By Amina Ismail and John Davison
ERBIL, Iraq (Reuters) -Iran attacked Iraq’s northern city of Erbil on Sunday with a dozen ballistic missiles in an unprecedented assault on the capital of the autonomous Iraqi Kurdish region that appeared to target the United States and its allies.
The missiles came down in areas near a new U.S. consulate building, according to Kurdish officials. U.S. officials said no Americans were hurt and nor were U.S. facilities hit. Kurdish authorities said only one civilian was hurt and no one killed.
Iranian state media said Iran’s Revolutionary Guards Corps carried out the attack against Israeli “strategic centres” in Erbil, suggesting it was revenge for recent Israeli air strikes that killed Iranian military personnel in Syria.
The attack, in which huge blasts shook windows of homes in Erbil after midnight, was a rare publicly declared assault by Tehran against allies of Washington.
The last time Iran fired missiles directly at U.S. facilities was when it struck the Ain Al Asad air base in western Iraq in January 2020 – a retaliation for the U.S. killing of Iranian commander Qassem Soleimani.
Sunday’s attack comes as talks to revive the 2015 Iran nuclear deal face the prospect of collapse after a last-minute Russian demand forced world powers to pause negotiations for an undetermined time despite having a largely completed text.
It also comes days after Israel carried out an air raid in Syria which the IRGC said killed two of its members and for which it vowed retaliation.
‘RESPONSE TO ISRAEL’
The IRGC issued a statement about Sunday’s attack which was reported by Iranian state media.
“Any repetition of attacks by Israel will be met with a harsh, decisive and destructive response,” it said.
The Iraqi Kurdish regional government said the attack only targeted civilian residential areas, not sites belonging to foreign countries, and called on the international community to carry out an investigation.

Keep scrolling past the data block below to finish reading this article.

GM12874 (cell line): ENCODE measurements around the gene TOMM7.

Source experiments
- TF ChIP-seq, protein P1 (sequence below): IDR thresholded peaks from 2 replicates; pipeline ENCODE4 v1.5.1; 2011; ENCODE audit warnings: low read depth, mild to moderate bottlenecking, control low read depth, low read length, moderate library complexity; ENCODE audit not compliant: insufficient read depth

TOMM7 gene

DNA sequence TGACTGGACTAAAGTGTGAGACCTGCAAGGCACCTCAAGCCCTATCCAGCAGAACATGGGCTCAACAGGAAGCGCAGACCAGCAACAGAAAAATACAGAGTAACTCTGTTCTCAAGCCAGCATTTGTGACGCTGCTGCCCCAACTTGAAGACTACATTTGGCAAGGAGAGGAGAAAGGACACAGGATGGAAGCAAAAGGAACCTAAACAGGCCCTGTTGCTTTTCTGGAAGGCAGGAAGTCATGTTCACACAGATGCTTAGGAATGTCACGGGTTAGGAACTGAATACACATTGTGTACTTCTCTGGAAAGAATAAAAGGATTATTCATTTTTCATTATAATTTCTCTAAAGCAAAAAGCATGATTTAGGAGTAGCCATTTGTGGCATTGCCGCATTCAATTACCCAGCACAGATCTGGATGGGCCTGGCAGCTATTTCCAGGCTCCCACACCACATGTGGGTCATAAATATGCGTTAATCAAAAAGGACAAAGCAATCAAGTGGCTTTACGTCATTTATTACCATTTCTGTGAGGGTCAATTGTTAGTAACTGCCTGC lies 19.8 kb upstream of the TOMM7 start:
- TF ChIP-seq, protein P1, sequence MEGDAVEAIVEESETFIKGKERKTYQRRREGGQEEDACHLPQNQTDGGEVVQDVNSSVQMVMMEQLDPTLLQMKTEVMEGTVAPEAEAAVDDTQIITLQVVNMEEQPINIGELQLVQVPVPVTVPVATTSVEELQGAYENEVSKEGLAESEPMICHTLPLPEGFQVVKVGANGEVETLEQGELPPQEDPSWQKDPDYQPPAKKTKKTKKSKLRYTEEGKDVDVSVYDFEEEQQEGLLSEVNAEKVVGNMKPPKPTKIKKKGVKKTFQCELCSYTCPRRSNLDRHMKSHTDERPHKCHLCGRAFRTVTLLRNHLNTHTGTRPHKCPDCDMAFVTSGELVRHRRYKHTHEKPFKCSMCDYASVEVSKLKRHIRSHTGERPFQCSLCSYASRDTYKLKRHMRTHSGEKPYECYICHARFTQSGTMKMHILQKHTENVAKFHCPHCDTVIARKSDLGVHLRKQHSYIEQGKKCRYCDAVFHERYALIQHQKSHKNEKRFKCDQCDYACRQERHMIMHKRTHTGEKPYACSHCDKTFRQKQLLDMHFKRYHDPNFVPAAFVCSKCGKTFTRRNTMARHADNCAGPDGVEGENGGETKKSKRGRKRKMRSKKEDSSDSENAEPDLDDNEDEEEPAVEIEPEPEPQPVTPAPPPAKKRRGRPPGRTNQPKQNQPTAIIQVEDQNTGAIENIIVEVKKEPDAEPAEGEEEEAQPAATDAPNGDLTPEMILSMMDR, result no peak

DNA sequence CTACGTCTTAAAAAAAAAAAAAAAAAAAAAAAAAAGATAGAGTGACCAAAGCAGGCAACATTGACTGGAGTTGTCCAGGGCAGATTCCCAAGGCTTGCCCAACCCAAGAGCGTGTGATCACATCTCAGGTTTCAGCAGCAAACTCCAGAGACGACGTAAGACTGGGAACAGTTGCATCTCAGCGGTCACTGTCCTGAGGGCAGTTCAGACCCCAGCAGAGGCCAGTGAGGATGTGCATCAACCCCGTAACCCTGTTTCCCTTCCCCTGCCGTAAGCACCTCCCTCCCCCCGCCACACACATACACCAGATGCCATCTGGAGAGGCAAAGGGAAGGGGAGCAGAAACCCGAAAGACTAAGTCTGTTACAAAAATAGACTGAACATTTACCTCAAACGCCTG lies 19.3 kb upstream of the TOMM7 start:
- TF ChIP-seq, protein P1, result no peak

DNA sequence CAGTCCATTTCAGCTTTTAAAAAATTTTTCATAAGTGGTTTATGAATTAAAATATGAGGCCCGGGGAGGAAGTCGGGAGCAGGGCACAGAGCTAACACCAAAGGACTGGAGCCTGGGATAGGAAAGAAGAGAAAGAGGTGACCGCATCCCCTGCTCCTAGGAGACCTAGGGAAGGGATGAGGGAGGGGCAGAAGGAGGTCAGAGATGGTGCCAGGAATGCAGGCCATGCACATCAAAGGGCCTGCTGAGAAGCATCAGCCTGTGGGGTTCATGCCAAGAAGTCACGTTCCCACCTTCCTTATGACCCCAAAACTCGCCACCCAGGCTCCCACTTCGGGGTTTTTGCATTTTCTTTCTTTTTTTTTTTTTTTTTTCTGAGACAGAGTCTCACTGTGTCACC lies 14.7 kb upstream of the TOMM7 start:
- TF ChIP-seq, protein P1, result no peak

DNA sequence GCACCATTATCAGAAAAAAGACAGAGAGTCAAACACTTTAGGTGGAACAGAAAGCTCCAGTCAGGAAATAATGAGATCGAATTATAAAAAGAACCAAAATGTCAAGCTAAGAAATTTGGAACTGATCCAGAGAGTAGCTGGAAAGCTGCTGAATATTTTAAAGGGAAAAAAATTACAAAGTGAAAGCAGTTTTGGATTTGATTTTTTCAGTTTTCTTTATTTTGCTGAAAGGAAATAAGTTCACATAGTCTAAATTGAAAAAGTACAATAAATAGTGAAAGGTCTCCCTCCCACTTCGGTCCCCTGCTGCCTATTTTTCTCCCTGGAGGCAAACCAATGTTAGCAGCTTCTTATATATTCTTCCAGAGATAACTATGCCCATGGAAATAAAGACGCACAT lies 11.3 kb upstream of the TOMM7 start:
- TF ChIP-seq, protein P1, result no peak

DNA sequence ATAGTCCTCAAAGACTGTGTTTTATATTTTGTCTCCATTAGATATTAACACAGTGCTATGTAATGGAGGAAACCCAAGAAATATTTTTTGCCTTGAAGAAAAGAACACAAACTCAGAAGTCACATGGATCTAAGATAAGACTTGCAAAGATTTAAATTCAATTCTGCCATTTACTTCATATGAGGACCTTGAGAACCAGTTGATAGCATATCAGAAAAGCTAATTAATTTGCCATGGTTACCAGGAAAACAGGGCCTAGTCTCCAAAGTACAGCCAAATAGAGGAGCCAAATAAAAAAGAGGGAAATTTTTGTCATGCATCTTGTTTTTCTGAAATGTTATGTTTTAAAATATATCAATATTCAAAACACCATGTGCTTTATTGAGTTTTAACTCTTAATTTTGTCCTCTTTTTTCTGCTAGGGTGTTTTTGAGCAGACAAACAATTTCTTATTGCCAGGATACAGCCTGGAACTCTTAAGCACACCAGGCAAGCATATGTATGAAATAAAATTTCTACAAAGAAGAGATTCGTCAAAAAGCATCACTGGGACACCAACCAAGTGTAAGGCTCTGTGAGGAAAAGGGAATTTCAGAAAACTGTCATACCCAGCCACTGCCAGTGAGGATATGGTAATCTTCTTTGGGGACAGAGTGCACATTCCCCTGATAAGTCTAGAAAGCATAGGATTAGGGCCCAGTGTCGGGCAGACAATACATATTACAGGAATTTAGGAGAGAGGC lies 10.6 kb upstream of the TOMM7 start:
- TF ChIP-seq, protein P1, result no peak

Iraq’s foreign ministry summoned the Iranian ambassador to Baghdad in protest.
A U.S. State Department spokesperson called it an “outrageous attack” but said no Americans were hurt and there was no damage to U.S. government facilities in Erbil.
France’s foreign ministry said the move threatened efforts to conclude nuclear talks with Iran.
In another sign of derailing regional diplomacy, Iran said on Sunday it was suspending a fifth round of talks due this week in Baghdad with regional rival Saudi Arabia.
U.S. forces stationed in a section of the Erbil International Airport complex have in the past come under fire from rocket and drone attacks that Washington blames on Iran-aligned militia groups, but no such attacks have occurred for several months.
Asked about Sunday’s attack, Israel’s military said it did not comment on reports in the foreign press and the prime minister’s office declined to comment.
Iran has not fired ballistic missiles at U.S. forces since its January 2020 retaliation attack after the U.S. killing earlier that month of Soleimani at Baghdad airport. No U.S. personnel were killed in that attack but many suffered head injuries.
Iran-backed Shi’ite Islamist militias have since Soleimani’s death regularly attacked U.S. forces stationed in Iraq and neighbouring Syria. Washington has on occasion retaliated with air strikes.
Some observers said Sunday’s attack was retaliation against Israel and not aimed at the United States.
“Iran had carried out attacks against American targets and did not shy away from publicizing this,” said Hamidreza Azizi, Visiting Fellow at the German Institute for International and Security Affairs.
“I see this more as a warning sign to Israel and a show of force in the negotiations.”
Iraq has been rocked by chronic instability since the defeat of the Sunni Islamist group Islamic State in 2017 by a loose coalition of Iraqi, U.S.-led and Iran-backed forces.
Since then, Iran-aligned militias have regularly attacked U.S. military and diplomatic sites in Iraq, U.S. and many Iraqi officials say. Iran denies involvement in those attacks.
(Amina Ismail reported from Erbil, John Davison and Ahmed Rasheed reported from Baghdad; Additional reporting by Yasmin Hussein and Ahmed Tolba in Cairo and Phil Stewart in Washington, Ari Rabinovitch in Jerusalem; Editing by Louise Heavens, Susan Fenton and Hugh Lawson)